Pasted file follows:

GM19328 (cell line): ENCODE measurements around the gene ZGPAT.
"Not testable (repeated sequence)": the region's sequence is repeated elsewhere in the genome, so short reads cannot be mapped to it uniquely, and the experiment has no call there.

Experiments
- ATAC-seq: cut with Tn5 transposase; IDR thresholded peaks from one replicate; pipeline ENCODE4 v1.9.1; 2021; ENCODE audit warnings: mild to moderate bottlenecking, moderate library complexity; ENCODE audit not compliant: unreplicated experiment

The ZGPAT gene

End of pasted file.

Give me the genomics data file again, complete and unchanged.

GM19328 (cell line): ENCODE measurements around the gene ZGPAT.
"Not testable (repeated sequence)": the region's sequence is repeated elsewhere in the genome, so short reads cannot be mapped to it uniquely, and the experiment has no call there.

Experiments
- ATAC-seq: cut with Tn5 transposase; IDR thresholded peaks from one replicate; pipeline ENCODE4 v1.9.1; 2021; ENCODE audit warnings: mild to moderate bottlenecking, moderate library complexity; ENCODE audit not compliant: unreplicated experiment

The ZGPAT gene